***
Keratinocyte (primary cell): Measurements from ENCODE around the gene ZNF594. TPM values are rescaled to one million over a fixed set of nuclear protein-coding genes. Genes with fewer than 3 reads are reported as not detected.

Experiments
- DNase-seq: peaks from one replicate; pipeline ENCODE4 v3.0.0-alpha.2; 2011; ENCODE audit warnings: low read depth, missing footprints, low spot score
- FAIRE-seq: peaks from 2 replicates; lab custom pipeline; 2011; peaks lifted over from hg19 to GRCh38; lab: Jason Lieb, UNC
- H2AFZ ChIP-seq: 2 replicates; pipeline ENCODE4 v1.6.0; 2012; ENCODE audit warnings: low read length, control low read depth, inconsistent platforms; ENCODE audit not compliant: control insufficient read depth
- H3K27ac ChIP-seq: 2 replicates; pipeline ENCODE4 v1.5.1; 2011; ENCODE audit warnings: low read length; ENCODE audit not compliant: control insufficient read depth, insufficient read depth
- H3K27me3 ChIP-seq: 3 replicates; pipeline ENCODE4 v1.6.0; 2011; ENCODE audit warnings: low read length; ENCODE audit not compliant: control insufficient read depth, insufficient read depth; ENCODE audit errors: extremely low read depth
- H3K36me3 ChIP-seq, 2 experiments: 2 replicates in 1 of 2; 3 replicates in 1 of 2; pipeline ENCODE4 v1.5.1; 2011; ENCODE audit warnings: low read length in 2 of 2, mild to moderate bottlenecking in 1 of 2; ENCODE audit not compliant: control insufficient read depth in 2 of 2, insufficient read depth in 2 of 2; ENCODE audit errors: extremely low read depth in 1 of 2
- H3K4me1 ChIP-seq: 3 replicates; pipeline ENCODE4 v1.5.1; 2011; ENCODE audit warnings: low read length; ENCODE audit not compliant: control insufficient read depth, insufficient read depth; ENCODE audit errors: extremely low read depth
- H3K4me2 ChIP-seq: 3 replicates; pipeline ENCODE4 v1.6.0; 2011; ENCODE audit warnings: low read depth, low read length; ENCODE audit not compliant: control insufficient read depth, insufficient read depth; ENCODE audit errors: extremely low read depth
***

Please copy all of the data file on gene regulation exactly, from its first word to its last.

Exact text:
Keratinocyte (primary cell): Measurements from ENCODE around the gene ZNF594. TPM values are rescaled to one million over a fixed set of nuclear protein-coding genes. Genes with fewer than 3 reads are reported as not detected.

Experiments
- DNase-seq: peaks from one replicate; pipeline ENCODE4 v3.0.0-alpha.2; 2011; ENCODE audit warnings: low read depth, missing footprints, low spot score
- FAIRE-seq: peaks from 2 replicates; lab custom pipeline; 2011; peaks lifted over from hg19 to GRCh38; lab: Jason Lieb, UNC
- H2AFZ ChIP-seq: 2 replicates; pipeline ENCODE4 v1.6.0; 2012; ENCODE audit warnings: low read length, control low read depth, inconsistent platforms; ENCODE audit not compliant: control insufficient read depth
- H3K27ac ChIP-seq: 2 replicates; pipeline ENCODE4 v1.5.1; 2011; ENCODE audit warnings: low read length; ENCODE audit not compliant: control insufficient read depth, insufficient read depth
- H3K27me3 ChIP-seq: 3 replicates; pipeline ENCODE4 v1.6.0; 2011; ENCODE audit warnings: low read length; ENCODE audit not compliant: control insufficient read depth, insufficient read depth; ENCODE audit errors: extremely low read depth
- H3K36me3 ChIP-seq, 2 experiments: 2 replicates in 1 of 2; 3 replicates in 1 of 2; pipeline ENCODE4 v1.5.1; 2011; ENCODE audit warnings: low read length in 2 of 2, mild to moderate bottlenecking in 1 of 2; ENCODE audit not compliant: control insufficient read depth in 2 of 2, insufficient read depth in 2 of 2; ENCODE audit errors: extremely low read depth in 1 of 2
- H3K4me1 ChIP-seq: 3 replicates; pipeline ENCODE4 v1.5.1; 2011; ENCODE audit warnings: low read length; ENCODE audit not compliant: control insufficient read depth, insufficient read depth; ENCODE audit errors: extremely low read depth
- H3K4me2 ChIP-seq: 3 replicates; pipeline ENCODE4 v1.6.0; 2011; ENCODE audit warnings: low read depth, low read length; ENCODE audit not compliant: control insufficient read depth, insufficient read depth; ENCODE audit errors: extremely low read depth